Add in the remaining roses on the bottom of the cake and finish piping leaves as you like around them. You could stop here, but if you want to, follow my instructions below for further tips.
Use the rest of your green frosting to create blades of grass and leaves on the sides of your tombstone. Use the same technique, just pipe UP the side of the cake instead of out.

Take the bag of regular gray frosting and continue the cracks you started down the sides of your cake as well to really finish the look of decay and macabre to truly mirror how you feel about turning 30.

Additional photo of leaves because they turned out so fantastically. I'm a leaf tip idiot, so finding this 352 tip to make foolproof leaves has been a lifesaver. 
I am honestly not sure there has ever been a time when I was happier with how a cake turned out. In true OCD, Type-A fashion, I sketch out every cake before I make it. This cake turned out even better than the sketch, so on some level, it gave me the will to turn 30 simply so that I could post this tutorial (and so that I could dazzle you with my wit and creativity. Narcissism is a real diva. The Mariah Carey of flaws.). But as happy as I am with the decoration, I am truly slapping myself upside the head every time I take a bite--WHY did I never think to add amaretto to cakes?!? This is the true hidden gem and best birthday present I could ever give myself. I love Disaronno so much that simply drinking it isn't enough. I must find all ways possible to ingest amaretto. This frosting is so delectably sweet that a little really does go a long way, but it pairs perfectly with a creme soda cake (ahem, and also in liquid form with creme soda. I had to taste test, you know). I'm thinking a naked cake made of Disaronno is going to happen really, obnoxiously, I-can't-believe-I'm-already-making-another-cake soon. If this is what turning 30 involves, bring it on new decade because I got a head full of crazy cake ideas, and I'm only getting started. Thanks to all of you that reached out to me yesterday to wish me a happy birthday (if you didn't, you get a pass for reading my blog). I had a wonderful day filled with love, laughter, bitchin' presents, and tons of joy (and sequins. Thanks, Rent the Runway!). 'Til next time, my fellow eaters!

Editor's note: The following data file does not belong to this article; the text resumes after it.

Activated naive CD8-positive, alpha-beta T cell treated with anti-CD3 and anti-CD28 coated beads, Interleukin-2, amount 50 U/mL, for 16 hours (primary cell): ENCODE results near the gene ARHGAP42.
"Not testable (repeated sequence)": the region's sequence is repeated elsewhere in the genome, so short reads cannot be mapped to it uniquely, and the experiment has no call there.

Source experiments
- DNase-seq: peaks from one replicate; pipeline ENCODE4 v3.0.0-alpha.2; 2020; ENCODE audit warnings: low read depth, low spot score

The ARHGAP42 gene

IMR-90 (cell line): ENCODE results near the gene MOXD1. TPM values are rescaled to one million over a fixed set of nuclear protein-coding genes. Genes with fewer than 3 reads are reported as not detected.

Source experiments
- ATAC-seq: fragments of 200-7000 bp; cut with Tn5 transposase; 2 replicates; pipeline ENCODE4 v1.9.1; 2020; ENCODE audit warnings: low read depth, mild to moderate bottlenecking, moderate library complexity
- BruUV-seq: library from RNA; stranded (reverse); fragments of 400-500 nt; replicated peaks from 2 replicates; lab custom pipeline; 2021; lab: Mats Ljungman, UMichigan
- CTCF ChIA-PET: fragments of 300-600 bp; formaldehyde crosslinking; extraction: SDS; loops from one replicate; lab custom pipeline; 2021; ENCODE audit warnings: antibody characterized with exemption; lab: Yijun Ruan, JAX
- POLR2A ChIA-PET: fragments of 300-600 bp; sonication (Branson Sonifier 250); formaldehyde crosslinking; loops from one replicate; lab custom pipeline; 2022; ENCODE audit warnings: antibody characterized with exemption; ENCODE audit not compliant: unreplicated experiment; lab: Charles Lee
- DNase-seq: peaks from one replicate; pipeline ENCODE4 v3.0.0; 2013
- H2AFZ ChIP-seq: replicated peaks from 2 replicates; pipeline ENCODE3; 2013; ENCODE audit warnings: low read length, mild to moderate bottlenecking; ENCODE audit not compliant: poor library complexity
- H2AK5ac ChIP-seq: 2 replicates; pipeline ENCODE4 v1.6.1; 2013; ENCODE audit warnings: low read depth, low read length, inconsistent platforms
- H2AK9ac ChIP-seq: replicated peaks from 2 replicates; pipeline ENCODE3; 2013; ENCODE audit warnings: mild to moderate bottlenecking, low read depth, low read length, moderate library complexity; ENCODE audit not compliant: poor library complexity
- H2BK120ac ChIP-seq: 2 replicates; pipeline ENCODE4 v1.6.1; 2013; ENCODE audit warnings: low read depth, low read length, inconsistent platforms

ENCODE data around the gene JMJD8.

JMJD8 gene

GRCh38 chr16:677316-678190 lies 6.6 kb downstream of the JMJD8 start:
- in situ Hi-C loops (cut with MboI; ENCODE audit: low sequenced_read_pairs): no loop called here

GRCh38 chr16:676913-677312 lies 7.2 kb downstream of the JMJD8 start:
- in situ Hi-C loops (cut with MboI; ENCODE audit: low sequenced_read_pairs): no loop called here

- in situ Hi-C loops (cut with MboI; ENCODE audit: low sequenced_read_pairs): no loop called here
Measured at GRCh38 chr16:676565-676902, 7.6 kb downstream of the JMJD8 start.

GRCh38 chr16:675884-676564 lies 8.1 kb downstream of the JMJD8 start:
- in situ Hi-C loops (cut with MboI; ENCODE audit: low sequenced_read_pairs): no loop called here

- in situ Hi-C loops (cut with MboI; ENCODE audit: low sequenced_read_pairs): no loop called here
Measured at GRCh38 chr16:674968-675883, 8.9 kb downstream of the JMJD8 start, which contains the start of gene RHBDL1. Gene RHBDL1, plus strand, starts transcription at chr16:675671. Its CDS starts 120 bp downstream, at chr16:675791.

Just wait til you see what I have planned for my fortieth birthday cake...